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Approaching Different Dimensions of Indian Labour Migration to the Gulf

  • Serhat Yalçın
Chapter

Abstract

South-South migration has been a largely neglected subject matter in migration studies, although it constitutes an important part of overall migration flows. Especially labour migration to the Gulf region occupies a central position in this regard. The aim of this chapter is to analyse Indian labour migration to the Gulf region, one of the most important migration paths to the region, by emphasising on the whole process of migration, from its initiation to return migration which gained less academic attention. The chapter proposes an analytical framework covering the dimensions of entry, stay, work and exit of migrant workers, allowing incorporating the reasons for and the process of migration, the working and living conditions of migrant workers in host country and the process of return migration. Based on semi-structured interviews with Indian migrant workers, the chapter analyses these different dimensions and critically discusses the results with reference to the already existing literature on these different dimensions. On many occasions, the interviews confirm findings already presented in different studies. But they also highlight many points which did not gain much academic interest, especially regarding differences between skilled and low-skilled migrant workers. The chapter concludes by discussing three less-analysed topics for further research emanating from the interviews, namely, (i) the importance of intra-class differences within the Indian migrant working class, (ii) the role of the Indian state in the context of Indian labour migration and (iii) the need for an approach incorporating the mobility of both capital and labour from India to the Gulf region.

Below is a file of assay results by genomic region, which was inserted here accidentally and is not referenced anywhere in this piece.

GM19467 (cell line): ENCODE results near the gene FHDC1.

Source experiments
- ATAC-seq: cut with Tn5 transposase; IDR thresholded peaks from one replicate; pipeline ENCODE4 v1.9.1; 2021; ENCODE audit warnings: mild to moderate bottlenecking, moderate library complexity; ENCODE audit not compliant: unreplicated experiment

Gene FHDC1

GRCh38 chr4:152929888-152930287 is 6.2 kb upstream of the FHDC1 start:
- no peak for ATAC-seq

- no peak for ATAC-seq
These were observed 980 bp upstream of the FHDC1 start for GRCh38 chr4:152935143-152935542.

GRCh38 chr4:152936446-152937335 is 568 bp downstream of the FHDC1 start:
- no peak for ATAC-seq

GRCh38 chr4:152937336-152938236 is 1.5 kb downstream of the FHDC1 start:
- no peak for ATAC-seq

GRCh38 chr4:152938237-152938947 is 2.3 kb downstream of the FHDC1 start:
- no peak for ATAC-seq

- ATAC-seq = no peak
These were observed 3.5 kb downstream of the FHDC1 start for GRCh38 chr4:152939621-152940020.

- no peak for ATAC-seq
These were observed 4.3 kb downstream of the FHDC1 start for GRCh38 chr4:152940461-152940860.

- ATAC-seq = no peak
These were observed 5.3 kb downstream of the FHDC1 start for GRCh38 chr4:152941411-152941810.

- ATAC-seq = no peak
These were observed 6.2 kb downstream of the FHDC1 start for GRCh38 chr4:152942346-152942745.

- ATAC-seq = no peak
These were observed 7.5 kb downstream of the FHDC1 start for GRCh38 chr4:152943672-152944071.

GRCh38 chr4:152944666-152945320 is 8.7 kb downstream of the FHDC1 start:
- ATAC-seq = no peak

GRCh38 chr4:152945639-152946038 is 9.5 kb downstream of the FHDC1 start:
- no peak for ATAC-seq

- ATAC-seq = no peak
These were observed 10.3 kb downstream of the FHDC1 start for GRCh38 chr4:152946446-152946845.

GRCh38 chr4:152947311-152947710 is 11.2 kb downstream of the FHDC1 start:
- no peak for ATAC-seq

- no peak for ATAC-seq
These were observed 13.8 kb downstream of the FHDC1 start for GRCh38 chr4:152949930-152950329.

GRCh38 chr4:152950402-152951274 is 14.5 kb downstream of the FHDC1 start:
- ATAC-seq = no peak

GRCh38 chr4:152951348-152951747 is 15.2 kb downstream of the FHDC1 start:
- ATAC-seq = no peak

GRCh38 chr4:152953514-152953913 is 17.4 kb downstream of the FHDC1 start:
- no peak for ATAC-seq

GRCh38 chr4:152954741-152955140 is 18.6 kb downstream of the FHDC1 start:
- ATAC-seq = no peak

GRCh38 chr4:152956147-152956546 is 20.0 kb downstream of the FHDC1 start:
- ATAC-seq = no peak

Keywords

Labour migration Vulnerable India Gulf 

Notes

Acknowledgement

The interviews used in this chapter were conducted during my research affiliation at the Tata Institute for Social Sciences (TISS) in Mumbai, India, which was enabled through the programme “A New Passage to India”, organised by the International Centre for Development and Decent Work (ICDD) at the University of Kassel, and funded by German Academic Exchange Service (DAAD). I would like to thank the DAAD and the ICDD for enabling my research affiliation and Prof. Christoph Scherrer for his generous support. I also would like to thank Prof. Bino Paul at the TISS and Prof. S. Irudaya Rajan and his research assistants at the Centre for Development Studies in Thiruvananthapuram for their generous support for my fieldwork.

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© The Author(s) 2019

Authors and Affiliations

  • Serhat Yalçın
    • 1
  1. 1.Faculty of Economics, Institute for Vocational EducationUniversity of KasselKasselGermany

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